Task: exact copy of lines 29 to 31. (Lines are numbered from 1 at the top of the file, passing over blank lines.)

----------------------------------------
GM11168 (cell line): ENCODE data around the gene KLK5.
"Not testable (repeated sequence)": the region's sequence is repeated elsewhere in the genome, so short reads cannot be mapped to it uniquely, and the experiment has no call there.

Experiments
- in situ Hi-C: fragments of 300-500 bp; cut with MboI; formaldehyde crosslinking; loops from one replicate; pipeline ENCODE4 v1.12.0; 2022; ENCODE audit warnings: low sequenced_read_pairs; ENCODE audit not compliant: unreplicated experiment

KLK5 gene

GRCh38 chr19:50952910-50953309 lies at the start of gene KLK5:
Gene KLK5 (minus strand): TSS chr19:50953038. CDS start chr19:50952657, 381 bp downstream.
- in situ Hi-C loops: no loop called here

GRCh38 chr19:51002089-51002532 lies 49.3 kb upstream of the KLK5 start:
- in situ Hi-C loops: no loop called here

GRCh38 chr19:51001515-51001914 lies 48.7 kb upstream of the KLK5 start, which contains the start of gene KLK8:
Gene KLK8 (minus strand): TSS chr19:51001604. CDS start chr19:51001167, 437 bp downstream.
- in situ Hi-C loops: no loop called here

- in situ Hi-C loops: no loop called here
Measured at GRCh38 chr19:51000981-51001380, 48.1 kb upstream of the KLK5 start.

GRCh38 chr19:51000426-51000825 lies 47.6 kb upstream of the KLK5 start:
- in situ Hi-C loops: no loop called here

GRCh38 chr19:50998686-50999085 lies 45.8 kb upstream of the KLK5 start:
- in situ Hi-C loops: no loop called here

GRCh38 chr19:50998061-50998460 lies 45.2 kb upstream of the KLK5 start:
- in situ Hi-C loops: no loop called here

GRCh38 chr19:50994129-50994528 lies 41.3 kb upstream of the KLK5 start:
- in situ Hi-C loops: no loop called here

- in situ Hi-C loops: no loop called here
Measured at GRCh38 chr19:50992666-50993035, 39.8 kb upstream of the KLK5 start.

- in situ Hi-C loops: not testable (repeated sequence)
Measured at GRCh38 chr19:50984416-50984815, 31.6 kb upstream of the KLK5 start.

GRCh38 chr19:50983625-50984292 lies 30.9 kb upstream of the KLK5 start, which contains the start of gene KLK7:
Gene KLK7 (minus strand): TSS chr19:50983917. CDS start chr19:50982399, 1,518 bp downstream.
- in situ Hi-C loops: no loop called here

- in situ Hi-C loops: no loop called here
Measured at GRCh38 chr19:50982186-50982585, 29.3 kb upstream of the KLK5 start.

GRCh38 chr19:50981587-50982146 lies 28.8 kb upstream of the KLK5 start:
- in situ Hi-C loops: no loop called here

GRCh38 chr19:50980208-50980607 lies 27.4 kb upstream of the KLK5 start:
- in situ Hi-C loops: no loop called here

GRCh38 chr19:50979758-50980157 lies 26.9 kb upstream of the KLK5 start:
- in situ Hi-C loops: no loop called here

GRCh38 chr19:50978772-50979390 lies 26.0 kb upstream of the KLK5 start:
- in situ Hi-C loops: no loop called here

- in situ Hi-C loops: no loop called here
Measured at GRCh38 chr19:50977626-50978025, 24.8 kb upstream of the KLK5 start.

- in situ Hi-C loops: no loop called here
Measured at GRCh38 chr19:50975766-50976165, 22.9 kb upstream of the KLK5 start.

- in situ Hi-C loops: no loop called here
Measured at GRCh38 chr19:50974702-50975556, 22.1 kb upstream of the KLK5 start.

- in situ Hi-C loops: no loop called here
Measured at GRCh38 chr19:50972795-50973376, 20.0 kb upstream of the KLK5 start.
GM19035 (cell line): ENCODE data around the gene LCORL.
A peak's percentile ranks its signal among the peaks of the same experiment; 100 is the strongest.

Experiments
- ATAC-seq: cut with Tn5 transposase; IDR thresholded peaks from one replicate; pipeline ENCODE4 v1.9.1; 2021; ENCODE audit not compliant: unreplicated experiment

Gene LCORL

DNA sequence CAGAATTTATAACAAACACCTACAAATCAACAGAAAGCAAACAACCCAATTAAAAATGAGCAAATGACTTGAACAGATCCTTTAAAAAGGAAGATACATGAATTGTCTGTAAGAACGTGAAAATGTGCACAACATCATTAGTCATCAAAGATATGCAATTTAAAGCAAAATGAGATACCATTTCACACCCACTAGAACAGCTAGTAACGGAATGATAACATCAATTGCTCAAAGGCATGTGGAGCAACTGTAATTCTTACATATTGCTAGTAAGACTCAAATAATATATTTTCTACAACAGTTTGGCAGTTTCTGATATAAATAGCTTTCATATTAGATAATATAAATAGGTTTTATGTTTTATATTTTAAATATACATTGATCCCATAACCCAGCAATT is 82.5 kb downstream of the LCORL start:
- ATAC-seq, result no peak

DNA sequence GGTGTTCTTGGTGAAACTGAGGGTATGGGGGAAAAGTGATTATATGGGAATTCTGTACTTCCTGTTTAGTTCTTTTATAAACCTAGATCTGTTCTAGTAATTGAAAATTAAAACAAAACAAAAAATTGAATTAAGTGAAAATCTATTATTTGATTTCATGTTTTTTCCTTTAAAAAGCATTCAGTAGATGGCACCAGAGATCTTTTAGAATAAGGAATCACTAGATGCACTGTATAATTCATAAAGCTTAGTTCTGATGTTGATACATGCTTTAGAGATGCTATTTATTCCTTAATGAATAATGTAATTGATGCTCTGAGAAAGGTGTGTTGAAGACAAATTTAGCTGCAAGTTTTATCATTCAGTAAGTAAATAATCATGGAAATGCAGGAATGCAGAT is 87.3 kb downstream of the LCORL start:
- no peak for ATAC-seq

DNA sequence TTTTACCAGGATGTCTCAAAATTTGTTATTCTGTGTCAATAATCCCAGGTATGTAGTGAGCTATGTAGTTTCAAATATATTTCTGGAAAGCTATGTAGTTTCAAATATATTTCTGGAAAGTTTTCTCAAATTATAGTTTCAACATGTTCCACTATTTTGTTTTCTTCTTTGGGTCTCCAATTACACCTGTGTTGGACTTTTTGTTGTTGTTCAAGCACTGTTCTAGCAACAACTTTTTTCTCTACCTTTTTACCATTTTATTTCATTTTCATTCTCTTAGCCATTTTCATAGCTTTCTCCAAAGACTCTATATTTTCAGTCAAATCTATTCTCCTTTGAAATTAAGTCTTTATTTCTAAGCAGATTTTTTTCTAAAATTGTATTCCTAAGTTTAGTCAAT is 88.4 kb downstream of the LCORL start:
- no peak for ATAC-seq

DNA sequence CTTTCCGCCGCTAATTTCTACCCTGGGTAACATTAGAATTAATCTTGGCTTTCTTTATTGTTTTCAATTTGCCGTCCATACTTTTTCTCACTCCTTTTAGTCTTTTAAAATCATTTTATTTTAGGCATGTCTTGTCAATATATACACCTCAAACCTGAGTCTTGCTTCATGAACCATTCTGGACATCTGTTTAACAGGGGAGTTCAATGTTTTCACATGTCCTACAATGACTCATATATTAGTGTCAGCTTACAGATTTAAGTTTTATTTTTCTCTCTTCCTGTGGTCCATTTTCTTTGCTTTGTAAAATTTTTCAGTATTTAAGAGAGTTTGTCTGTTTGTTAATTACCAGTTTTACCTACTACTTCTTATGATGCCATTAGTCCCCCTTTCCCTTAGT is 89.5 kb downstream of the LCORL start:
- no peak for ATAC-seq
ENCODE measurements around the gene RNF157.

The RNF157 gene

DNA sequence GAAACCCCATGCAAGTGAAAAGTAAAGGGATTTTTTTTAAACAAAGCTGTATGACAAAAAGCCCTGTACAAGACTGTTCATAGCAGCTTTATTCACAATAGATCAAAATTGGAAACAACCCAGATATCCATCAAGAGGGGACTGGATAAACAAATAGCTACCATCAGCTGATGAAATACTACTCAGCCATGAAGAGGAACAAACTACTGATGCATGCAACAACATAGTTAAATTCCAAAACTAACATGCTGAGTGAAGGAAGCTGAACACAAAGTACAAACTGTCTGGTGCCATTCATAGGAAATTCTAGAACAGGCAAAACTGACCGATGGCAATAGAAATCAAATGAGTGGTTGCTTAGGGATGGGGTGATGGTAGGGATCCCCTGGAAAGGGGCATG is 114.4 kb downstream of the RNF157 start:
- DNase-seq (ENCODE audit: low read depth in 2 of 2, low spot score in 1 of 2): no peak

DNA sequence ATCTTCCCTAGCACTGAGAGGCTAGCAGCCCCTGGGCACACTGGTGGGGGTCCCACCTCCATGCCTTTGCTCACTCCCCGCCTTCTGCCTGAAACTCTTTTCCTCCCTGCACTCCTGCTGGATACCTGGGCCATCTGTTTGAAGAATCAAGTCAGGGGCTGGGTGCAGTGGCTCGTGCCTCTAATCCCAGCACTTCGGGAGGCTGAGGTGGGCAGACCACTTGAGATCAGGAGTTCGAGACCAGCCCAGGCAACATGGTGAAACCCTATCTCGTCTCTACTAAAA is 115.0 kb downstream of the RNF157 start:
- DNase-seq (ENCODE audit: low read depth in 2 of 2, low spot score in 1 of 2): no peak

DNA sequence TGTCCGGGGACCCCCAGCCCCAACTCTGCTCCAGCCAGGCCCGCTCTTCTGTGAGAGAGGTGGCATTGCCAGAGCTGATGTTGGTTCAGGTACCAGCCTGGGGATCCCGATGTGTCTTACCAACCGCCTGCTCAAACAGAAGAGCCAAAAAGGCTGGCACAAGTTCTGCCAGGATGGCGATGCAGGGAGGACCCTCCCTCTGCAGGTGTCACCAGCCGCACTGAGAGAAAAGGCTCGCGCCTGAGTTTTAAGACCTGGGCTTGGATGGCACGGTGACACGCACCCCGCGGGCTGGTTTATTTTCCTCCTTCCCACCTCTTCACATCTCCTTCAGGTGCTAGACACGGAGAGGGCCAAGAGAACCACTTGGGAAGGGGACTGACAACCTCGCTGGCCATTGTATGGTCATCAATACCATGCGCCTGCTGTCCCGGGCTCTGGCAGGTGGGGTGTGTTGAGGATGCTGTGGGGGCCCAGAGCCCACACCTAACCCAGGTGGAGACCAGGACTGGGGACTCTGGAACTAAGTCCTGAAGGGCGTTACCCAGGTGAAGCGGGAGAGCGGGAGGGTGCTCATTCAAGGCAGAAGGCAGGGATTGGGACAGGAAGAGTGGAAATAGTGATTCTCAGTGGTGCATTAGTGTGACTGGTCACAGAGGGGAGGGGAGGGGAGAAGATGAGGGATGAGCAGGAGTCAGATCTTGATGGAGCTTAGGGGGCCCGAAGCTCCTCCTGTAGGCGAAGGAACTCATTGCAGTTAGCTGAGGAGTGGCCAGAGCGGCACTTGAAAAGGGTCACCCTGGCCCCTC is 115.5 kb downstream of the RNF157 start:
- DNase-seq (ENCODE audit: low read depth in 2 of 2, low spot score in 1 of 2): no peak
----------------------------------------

Gene KLK7 (minus strand): TSS chr19:50983917. CDS start chr19:50982399, 1,518 bp downstream.
- in situ Hi-C loops: no loop called here

- in situ Hi-C loops: no loop called here